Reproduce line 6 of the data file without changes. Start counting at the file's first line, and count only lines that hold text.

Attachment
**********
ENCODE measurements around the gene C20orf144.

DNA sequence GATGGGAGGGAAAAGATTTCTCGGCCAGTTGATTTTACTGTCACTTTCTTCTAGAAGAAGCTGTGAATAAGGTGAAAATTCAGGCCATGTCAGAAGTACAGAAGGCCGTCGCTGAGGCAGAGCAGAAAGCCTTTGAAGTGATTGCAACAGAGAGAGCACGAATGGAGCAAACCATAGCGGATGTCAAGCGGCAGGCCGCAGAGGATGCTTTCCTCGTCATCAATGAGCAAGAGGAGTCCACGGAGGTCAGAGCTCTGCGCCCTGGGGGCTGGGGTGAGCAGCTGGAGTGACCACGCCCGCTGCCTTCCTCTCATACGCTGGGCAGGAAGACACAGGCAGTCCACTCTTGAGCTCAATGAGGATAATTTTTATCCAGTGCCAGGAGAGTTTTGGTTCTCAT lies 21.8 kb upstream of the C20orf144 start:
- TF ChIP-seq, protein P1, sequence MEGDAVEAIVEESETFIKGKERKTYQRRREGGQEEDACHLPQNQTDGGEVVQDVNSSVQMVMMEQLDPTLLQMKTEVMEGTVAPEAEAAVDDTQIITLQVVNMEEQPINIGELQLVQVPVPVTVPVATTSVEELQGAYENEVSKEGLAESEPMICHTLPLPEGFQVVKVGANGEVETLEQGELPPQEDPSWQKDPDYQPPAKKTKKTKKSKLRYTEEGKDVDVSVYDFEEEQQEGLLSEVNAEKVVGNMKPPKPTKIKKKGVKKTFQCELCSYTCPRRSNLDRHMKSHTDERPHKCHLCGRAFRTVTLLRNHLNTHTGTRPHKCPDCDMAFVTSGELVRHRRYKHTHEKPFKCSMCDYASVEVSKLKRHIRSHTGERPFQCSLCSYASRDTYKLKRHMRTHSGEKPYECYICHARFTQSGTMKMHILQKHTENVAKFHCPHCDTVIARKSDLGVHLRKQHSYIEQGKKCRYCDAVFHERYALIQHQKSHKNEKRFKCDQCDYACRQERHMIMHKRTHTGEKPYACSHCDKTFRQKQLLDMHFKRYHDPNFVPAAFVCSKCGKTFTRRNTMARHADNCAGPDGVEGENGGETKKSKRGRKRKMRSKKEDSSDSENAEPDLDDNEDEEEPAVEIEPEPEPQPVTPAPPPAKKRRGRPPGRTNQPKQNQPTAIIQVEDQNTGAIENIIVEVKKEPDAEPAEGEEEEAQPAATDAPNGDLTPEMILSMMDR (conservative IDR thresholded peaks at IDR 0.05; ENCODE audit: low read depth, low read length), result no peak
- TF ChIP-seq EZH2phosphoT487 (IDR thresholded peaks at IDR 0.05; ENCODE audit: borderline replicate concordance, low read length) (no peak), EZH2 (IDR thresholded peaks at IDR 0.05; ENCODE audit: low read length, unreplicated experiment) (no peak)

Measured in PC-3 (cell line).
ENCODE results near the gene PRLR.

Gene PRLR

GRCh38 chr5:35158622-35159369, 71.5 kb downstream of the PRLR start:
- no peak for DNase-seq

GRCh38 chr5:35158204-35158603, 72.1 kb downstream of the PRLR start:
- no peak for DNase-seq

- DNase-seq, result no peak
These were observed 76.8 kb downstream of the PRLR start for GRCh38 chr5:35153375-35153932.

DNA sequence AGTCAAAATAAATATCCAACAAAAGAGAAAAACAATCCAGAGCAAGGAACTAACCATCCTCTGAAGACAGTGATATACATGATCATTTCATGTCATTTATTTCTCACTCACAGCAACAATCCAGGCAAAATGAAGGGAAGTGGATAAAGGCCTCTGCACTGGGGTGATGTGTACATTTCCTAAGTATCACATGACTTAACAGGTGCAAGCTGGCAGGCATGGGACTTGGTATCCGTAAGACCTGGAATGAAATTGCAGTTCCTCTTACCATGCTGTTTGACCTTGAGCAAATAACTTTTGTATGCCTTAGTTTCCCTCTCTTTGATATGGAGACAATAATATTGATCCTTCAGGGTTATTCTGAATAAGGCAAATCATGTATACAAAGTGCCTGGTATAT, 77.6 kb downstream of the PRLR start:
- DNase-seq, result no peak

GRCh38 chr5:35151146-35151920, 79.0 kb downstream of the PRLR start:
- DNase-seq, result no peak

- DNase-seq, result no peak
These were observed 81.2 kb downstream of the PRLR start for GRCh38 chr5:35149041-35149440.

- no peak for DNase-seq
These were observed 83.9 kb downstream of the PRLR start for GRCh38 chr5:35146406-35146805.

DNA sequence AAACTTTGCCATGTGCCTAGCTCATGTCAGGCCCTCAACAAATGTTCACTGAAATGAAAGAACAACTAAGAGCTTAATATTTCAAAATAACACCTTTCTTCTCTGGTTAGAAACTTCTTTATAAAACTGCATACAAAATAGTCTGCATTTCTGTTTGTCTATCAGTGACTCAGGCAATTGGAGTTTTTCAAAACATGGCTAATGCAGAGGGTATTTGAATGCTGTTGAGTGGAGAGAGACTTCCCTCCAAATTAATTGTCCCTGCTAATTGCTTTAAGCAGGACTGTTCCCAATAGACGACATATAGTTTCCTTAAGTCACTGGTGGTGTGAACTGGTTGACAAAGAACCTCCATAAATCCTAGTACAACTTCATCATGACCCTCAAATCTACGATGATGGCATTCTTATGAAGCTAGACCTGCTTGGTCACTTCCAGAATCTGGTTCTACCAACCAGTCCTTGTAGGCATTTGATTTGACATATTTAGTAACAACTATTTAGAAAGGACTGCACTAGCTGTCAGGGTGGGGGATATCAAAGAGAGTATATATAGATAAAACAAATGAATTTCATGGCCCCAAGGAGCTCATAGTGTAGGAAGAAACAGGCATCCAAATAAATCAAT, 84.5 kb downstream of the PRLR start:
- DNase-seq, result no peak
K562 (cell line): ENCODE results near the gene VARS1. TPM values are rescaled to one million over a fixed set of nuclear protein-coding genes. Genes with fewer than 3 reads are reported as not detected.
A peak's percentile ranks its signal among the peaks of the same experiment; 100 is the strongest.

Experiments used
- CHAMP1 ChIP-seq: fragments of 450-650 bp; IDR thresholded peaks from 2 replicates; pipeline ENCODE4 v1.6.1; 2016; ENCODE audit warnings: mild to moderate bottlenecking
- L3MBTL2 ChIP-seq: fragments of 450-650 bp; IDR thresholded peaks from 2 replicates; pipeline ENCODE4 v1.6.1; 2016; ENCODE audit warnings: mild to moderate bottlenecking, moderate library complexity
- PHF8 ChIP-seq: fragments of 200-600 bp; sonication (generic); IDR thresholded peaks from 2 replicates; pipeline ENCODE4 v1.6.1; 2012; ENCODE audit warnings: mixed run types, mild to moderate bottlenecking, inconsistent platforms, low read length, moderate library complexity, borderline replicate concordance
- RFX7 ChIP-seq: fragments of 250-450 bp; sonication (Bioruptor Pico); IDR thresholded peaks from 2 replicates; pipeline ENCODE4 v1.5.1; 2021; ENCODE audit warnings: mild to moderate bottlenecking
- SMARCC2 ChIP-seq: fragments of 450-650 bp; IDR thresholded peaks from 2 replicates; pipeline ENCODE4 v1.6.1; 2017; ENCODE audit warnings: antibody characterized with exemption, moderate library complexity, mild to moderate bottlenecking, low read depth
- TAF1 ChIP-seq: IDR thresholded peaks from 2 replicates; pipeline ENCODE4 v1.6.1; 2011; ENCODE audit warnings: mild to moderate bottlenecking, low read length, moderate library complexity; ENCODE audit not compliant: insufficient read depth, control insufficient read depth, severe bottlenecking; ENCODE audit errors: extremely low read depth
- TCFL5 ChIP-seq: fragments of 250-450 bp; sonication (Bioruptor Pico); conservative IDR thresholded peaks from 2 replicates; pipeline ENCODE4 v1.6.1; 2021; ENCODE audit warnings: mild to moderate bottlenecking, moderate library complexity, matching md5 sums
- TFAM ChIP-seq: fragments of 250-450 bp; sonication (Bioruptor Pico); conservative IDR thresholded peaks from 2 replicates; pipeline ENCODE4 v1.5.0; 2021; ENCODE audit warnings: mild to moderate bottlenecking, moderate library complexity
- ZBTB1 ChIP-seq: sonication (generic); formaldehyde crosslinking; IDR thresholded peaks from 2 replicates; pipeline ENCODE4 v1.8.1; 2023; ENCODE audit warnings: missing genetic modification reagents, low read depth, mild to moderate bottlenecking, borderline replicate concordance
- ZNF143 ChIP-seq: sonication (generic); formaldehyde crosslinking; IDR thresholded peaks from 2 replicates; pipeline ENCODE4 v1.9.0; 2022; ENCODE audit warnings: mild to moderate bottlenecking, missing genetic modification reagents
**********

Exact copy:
ENCODE results near the gene PRLR.